Climate change policy

Aviation’s contribution to man-made greenhouse gas emissions is between 2 and 3%. However, if no action is taken, with the expected growth in global air traffic, aviation’s contribution will increase over the coming decades. Air France-KLM is aware that aviation has an impact on climate change and therefore has developed an environmental policy and a Climate Action Plan.


The Air France-KLM environmental policy is outlined in its Corporate Social Responsibility Statement. The Climate Action Plan embodies its strategy to further reduce CO2 emissions. The plan is composed of six main mitigating priorities, on the basis of which we identified our targets and established our actions.

Our target in reducing our carbon footprint is -20% CO2 emissions per passenger kilometer in 2020. In 2018, we exceeded our target.

Air France-KLM is looking beyond 2020 towards absolute CO2 reduction targets, in addition to optimizing efficiency.


  • Pursuing fleet modernization and contributing to aeronautical research.
  • Implementing operational measures, such as applying eco-design principles, weight reduction projects, and route optimization.
  • Using and developing sustainable aviation fuels (SAF).
  • Providing information for customers on their travel-related CO2 emissions and the opportunity to offset these.
  • Supporting implementation of the global sector-wide climate agreement (CORSIA).
  • Supporting NGO-led environmental programs.

In 2018, by implementing the measures of our Climate Action Plan, we achieved:

  • An average fuel consumption of 3.21 liters per passenger per 100 km
  • An average carbon emission of 80 grams of CO2 per passenger per km



In 2009, the International Air Transport Association (IATA) set an ambitious worldwide commitment to reduce air transport CO2 emissions:

  • an average of 1.5% annual fuel efficiency improvement by 2020
  • carbon-neutral growth from 2020 onward
  • 50% reduction in net aviation CO2 emissions by 2050 (relative to 2005 levels)

We endorse these targets and support the implementation of CORSIA (Carbon Offsetting and Reduction Scheme for International Aviation) to achieve them. This global market-based mechanism (MBM) addresses any annual increase in total CO2 emissions from international civil aviation above 2020 levels. CORSIA aims to supplement the basket of mitigation measures which rely on technical and operational improvements already deployed by the international aviation industry, with advancements in the production and use of sustainable aviation fuels.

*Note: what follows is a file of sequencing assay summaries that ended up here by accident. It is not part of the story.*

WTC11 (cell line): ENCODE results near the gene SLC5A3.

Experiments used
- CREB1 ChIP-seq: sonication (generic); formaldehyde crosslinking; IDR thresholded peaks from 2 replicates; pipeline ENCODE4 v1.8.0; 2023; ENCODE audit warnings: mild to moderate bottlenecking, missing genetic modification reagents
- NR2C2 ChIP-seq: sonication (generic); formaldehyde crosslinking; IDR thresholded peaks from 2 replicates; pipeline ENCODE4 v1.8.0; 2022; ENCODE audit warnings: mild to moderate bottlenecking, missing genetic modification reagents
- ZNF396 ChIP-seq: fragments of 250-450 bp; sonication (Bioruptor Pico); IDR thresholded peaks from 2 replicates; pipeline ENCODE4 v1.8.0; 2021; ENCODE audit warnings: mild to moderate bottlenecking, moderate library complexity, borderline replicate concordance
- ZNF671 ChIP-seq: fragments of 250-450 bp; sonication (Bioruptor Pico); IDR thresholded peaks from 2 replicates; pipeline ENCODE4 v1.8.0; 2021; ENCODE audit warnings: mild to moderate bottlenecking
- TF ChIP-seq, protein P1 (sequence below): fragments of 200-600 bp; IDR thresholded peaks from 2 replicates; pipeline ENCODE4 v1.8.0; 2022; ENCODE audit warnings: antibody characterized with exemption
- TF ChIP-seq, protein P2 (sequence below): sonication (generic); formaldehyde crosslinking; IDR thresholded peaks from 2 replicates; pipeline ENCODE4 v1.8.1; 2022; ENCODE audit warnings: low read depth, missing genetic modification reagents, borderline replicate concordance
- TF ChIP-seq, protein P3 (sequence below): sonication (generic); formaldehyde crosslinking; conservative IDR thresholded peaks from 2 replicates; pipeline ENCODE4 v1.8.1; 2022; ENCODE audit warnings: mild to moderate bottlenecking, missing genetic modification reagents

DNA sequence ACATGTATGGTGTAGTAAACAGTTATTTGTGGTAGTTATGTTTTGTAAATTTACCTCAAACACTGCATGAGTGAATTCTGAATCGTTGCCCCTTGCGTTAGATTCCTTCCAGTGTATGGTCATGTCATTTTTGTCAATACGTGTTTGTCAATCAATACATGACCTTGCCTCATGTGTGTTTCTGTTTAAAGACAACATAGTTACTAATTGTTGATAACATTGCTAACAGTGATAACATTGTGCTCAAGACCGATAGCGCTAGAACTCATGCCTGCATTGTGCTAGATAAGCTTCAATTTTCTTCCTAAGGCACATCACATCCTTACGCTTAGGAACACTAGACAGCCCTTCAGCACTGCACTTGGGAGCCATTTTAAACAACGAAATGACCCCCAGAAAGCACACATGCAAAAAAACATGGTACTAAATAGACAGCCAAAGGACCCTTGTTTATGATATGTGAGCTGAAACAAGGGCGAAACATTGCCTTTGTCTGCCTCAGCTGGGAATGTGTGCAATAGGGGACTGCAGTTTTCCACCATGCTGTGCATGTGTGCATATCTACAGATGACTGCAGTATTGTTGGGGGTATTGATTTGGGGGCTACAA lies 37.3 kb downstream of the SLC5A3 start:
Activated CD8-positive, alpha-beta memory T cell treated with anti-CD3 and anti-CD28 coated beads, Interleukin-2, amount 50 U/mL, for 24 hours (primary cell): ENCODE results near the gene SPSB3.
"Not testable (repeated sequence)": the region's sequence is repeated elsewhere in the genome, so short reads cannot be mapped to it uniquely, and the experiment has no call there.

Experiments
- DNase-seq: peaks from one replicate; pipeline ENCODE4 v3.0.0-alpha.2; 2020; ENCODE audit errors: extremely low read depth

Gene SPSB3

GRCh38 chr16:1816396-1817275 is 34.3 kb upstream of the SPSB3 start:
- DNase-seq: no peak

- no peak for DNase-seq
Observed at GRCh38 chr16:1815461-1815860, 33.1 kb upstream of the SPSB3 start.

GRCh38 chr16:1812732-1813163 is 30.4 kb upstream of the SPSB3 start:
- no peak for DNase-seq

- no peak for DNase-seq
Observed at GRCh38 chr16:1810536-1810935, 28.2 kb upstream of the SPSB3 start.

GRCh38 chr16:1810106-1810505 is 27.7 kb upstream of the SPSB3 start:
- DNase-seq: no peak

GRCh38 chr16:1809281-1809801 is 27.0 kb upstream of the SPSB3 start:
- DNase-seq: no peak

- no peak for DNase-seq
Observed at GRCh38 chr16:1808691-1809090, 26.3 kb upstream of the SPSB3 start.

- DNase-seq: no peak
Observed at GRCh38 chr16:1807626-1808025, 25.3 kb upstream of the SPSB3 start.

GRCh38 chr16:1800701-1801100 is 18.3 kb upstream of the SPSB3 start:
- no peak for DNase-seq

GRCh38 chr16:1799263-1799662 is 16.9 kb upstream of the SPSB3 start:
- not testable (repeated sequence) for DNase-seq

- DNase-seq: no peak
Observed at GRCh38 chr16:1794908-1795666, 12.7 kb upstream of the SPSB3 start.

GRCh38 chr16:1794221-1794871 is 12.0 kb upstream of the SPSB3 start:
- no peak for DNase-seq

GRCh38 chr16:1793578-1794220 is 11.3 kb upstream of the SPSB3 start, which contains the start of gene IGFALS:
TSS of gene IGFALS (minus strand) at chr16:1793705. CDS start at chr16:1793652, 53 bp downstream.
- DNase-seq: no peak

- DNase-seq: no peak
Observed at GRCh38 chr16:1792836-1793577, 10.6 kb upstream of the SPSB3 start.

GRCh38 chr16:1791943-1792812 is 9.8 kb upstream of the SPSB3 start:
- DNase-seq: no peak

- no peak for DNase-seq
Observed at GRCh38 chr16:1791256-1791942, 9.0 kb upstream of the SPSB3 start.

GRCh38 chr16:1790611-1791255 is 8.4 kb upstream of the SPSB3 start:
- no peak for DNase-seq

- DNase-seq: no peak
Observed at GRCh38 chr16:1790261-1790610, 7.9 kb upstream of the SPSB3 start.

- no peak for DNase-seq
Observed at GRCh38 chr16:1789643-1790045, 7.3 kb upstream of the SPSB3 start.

In 2018, the Dutch airline industry presented the “Smart and Sustainable” plan of action to make aviation more sustainable. Twenty transport organizations and knowledge institutions joined forces to accelerate existing developments that will make aviation more sustainable. The ambition is to reduce total CO2 emissions from the Dutch airline industry to the level of 2005. This is in addition to the substantial carbon reductions that civil aviation realizes through the EU Emissions Trading System and the global UN Carbon Offsetting and Reduction Scheme for International Aviation (CORSIA) that give substance to the Paris Agreement objectives.


In its 2018 report, the Intergovernmental Panel on Climate Change (IPCC) assessed the latest level of knowledge on climate change and its consequences, together with the potential for adaptation to limit the vulnerability of human societies. In November 2018, the United Nations COP24 climate change conference in Katowice decided on the rulebook that would enable a two-year monitoring process for state-related emissions from 2024.

For air transportation, the impacts of climate change could have consequences for the routes and destinations served, and affect flight operations (re-routing, flight cancellations and delays, etc).

To adapt to already occurring impacts of climate change such as more frequent extreme weather events, we have policies which ensure safe operational and passenger handling conditions and we regularly conduct comprehensive risk analyses to optimize those.

The size of our network, with services present on different continents, and the flexibility obtained through our fleet composition, are all valuable assets when it comes to minimizing the economic consequences of these impacts and adapting schedules to market requirements.

We have developed special training programs for our employees on the management of emergency situations. We work together with airports to ensure safe operational and passenger handling conditions. When necessary, we deploy commercial measures to enable customers to defer their travel or change their destination, if they so wish.


Since 2013, Air France has been participating in the European IAGOS project (In-service Aircraft for a Global Observing System) by carrying atmospheric measuring equipment on board an Airbus A340.

IAGOS is a European Research Infrastructure, linked with CNRS (Centre National de la Recherche Scientifique), conducting long-term observations of atmospheric composition, aerosol and cloud particles, on a global scale, from commercial aircraft of internationally operating airlines. The data collected is made available to international meteorological centers and scientists worldwide, which is particularly useful for studying the carbon cycle and verifying CO2 emissions.

In 2017, Air France strengthened its partnership with CNRS by equipping a second aircraft (A330). This decision has enabled the expansion of the atmospheric monitoring system and the coverage of the geographical network on which the measurements are done.